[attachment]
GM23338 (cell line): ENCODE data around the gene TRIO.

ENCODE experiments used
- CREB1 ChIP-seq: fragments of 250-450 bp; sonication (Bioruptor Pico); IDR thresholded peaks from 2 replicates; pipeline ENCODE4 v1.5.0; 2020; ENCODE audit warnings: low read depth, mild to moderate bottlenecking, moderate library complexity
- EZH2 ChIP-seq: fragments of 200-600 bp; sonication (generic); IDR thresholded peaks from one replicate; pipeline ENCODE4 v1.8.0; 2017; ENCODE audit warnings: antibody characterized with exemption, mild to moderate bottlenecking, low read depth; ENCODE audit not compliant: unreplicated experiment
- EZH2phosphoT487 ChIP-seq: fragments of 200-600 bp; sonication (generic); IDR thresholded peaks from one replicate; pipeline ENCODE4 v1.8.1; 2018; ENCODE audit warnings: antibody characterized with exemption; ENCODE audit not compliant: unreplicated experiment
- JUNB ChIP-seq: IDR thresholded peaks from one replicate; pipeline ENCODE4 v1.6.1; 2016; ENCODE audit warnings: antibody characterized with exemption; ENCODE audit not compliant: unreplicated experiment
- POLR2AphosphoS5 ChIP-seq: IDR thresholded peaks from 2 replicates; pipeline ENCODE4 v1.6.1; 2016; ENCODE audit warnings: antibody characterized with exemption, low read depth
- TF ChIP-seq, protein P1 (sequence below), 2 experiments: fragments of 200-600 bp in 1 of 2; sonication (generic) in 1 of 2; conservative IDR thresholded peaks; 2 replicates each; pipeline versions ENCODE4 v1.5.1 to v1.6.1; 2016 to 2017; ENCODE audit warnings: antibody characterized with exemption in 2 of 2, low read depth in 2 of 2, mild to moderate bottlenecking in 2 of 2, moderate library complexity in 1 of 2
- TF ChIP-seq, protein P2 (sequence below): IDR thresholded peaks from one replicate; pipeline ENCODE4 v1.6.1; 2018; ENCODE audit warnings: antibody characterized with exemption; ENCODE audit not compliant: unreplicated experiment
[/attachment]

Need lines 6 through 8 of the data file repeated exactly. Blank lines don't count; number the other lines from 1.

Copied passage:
- JUNB ChIP-seq: IDR thresholded peaks from one replicate; pipeline ENCODE4 v1.6.1; 2016; ENCODE audit warnings: antibody characterized with exemption; ENCODE audit not compliant: unreplicated experiment
- POLR2AphosphoS5 ChIP-seq: IDR thresholded peaks from 2 replicates; pipeline ENCODE4 v1.6.1; 2016; ENCODE audit warnings: antibody characterized with exemption, low read depth
- TF ChIP-seq, protein P1 (sequence below), 2 experiments: fragments of 200-600 bp in 1 of 2; sonication (generic) in 1 of 2; conservative IDR thresholded peaks; 2 replicates each; pipeline versions ENCODE4 v1.5.1 to v1.6.1; 2016 to 2017; ENCODE audit warnings: antibody characterized with exemption in 2 of 2, low read depth in 2 of 2, mild to moderate bottlenecking in 2 of 2, moderate library complexity in 1 of 2